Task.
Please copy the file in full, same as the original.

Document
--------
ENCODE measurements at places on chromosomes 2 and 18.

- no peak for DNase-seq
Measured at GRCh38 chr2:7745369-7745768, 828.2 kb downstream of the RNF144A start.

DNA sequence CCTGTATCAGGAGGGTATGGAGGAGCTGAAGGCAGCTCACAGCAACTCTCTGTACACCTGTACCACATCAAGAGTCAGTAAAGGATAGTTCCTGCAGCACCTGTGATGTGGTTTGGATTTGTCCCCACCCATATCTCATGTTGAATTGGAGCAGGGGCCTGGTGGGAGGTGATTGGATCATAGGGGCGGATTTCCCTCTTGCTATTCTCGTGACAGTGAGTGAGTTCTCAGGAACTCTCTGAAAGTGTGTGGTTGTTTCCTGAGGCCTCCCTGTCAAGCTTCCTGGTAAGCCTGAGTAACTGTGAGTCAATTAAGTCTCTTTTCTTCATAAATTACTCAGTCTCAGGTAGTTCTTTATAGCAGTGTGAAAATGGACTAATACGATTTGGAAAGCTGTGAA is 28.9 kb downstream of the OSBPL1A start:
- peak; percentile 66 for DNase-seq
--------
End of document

ENCODE measurements at places on chromosomes 2 and 18.

- no peak for DNase-seq
Measured at GRCh38 chr2:7745369-7745768, 828.2 kb downstream of the RNF144A start.

DNA sequence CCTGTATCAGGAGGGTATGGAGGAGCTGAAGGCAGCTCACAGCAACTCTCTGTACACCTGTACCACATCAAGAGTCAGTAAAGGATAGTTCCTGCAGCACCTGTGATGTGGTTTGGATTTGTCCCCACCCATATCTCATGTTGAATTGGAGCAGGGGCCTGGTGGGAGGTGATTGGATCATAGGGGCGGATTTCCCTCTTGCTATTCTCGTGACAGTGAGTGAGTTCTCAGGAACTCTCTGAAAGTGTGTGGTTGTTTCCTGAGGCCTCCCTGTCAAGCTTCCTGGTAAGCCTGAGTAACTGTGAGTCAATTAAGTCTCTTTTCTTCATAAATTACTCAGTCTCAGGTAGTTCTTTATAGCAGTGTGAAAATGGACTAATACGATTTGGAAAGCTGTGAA is 28.9 kb downstream of the OSBPL1A start:
- peak; percentile 66 for DNase-seq